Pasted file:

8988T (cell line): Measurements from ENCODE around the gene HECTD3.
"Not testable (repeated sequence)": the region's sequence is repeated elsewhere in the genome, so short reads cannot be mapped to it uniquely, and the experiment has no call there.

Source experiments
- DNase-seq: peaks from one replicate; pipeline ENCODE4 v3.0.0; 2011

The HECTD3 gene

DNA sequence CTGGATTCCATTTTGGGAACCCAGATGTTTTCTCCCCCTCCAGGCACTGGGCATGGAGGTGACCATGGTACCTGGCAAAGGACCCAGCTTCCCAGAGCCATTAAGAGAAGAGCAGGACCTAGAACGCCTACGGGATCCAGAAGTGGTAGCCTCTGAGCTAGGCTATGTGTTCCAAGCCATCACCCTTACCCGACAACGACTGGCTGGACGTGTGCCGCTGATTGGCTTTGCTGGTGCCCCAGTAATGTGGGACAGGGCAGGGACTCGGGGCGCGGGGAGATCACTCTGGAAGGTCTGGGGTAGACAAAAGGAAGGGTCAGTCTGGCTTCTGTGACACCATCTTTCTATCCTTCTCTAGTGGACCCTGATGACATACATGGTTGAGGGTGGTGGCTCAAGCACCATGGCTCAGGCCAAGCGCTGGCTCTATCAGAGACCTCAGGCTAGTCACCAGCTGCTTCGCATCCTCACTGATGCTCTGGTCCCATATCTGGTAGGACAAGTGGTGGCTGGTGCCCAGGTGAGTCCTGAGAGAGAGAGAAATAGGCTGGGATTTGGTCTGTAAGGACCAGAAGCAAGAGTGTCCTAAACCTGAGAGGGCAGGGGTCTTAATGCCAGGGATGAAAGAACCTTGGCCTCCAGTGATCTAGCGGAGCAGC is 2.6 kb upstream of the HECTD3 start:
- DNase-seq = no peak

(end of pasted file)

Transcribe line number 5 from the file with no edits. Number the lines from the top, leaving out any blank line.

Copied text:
The HECTD3 gene